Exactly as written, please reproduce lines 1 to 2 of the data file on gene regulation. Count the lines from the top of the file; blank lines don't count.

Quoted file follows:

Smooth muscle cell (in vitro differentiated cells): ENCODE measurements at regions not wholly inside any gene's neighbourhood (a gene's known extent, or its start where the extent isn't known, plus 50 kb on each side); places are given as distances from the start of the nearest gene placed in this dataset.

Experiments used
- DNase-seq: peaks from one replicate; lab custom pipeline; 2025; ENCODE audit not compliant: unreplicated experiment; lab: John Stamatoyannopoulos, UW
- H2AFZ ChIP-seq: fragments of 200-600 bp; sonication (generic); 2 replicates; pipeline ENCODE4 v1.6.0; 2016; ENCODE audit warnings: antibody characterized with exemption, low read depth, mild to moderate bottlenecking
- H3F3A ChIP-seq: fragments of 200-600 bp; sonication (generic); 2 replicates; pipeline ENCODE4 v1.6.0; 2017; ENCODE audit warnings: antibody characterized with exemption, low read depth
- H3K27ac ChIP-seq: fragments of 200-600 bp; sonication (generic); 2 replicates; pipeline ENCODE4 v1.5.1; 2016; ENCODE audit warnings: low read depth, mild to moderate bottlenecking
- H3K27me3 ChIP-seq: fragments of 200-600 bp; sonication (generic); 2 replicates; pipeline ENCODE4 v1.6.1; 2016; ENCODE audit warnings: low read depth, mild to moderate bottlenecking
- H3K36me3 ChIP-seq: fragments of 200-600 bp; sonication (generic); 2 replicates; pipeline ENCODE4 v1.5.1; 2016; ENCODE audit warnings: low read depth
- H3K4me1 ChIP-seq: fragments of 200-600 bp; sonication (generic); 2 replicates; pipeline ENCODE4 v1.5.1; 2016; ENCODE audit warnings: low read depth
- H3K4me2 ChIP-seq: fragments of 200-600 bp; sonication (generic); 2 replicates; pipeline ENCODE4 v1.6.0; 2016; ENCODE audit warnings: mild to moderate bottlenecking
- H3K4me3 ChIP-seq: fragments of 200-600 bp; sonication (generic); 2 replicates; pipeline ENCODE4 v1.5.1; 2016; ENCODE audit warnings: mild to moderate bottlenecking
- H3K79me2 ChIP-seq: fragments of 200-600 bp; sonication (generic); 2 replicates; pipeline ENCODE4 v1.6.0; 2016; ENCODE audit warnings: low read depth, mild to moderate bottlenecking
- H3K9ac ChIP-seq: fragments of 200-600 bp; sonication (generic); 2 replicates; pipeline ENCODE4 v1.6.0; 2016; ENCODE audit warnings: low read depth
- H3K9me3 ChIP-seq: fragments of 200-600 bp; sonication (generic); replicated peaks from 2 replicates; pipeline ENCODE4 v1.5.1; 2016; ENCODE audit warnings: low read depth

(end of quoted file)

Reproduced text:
Smooth muscle cell (in vitro differentiated cells): ENCODE measurements at regions not wholly inside any gene's neighbourhood (a gene's known extent, or its start where the extent isn't known, plus 50 kb on each side); places are given as distances from the start of the nearest gene placed in this dataset.

Experiments used